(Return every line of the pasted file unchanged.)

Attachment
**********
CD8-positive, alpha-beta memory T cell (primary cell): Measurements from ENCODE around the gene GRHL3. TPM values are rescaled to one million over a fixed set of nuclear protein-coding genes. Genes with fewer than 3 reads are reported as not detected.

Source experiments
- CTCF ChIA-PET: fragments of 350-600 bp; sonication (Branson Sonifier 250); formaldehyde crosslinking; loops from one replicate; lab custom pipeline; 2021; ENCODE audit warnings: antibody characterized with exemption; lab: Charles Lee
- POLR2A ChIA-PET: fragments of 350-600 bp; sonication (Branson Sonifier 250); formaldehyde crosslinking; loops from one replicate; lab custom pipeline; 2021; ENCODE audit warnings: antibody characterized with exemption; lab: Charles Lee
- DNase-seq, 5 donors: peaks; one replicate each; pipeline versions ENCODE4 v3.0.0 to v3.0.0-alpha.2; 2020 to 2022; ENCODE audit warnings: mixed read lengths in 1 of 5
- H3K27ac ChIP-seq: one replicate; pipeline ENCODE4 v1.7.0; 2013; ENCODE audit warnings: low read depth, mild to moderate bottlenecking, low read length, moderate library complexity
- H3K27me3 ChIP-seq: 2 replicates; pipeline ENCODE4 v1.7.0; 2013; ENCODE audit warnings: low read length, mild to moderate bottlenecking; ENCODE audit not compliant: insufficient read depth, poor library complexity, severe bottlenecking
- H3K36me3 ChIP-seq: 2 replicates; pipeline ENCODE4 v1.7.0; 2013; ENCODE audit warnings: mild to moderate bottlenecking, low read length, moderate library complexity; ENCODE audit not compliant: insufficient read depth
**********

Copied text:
CD8-positive, alpha-beta memory T cell (primary cell): Measurements from ENCODE around the gene GRHL3. TPM values are rescaled to one million over a fixed set of nuclear protein-coding genes. Genes with fewer than 3 reads are reported as not detected.

Source experiments
- CTCF ChIA-PET: fragments of 350-600 bp; sonication (Branson Sonifier 250); formaldehyde crosslinking; loops from one replicate; lab custom pipeline; 2021; ENCODE audit warnings: antibody characterized with exemption; lab: Charles Lee
- POLR2A ChIA-PET: fragments of 350-600 bp; sonication (Branson Sonifier 250); formaldehyde crosslinking; loops from one replicate; lab custom pipeline; 2021; ENCODE audit warnings: antibody characterized with exemption; lab: Charles Lee
- DNase-seq, 5 donors: peaks; one replicate each; pipeline versions ENCODE4 v3.0.0 to v3.0.0-alpha.2; 2020 to 2022; ENCODE audit warnings: mixed read lengths in 1 of 5
- H3K27ac ChIP-seq: one replicate; pipeline ENCODE4 v1.7.0; 2013; ENCODE audit warnings: low read depth, mild to moderate bottlenecking, low read length, moderate library complexity
- H3K27me3 ChIP-seq: 2 replicates; pipeline ENCODE4 v1.7.0; 2013; ENCODE audit warnings: low read length, mild to moderate bottlenecking; ENCODE audit not compliant: insufficient read depth, poor library complexity, severe bottlenecking
- H3K36me3 ChIP-seq: 2 replicates; pipeline ENCODE4 v1.7.0; 2013; ENCODE audit warnings: mild to moderate bottlenecking, low read length, moderate library complexity; ENCODE audit not compliant: insufficient read depth